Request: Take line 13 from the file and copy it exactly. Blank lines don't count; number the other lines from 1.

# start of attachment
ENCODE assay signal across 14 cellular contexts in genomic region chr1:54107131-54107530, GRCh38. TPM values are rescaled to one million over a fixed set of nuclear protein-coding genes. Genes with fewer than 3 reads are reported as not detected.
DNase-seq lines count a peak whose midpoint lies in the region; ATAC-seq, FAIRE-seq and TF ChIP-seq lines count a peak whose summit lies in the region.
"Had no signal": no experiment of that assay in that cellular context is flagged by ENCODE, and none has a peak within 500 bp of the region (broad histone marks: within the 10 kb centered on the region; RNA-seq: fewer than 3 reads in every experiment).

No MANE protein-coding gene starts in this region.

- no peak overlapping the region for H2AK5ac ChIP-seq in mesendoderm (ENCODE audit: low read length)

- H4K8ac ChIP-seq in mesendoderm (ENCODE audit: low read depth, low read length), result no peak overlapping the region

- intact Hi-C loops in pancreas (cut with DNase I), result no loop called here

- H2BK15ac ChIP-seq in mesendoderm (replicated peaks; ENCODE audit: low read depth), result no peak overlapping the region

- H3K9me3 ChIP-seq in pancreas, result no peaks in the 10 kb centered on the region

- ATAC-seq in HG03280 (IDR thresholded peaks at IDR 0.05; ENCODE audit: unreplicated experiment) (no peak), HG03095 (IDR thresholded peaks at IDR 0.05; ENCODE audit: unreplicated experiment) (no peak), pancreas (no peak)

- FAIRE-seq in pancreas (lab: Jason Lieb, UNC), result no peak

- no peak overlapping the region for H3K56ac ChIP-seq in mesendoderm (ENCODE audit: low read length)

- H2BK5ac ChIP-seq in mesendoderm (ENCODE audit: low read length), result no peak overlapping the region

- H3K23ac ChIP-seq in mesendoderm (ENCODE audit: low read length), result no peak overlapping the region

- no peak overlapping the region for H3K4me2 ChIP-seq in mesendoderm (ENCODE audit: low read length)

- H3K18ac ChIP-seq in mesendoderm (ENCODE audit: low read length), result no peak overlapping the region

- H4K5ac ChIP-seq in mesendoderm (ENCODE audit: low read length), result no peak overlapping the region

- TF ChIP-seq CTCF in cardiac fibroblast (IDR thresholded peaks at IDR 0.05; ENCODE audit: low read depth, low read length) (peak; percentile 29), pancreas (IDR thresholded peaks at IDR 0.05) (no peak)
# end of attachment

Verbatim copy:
- H2BK5ac ChIP-seq in mesendoderm (ENCODE audit: low read length), result no peak overlapping the region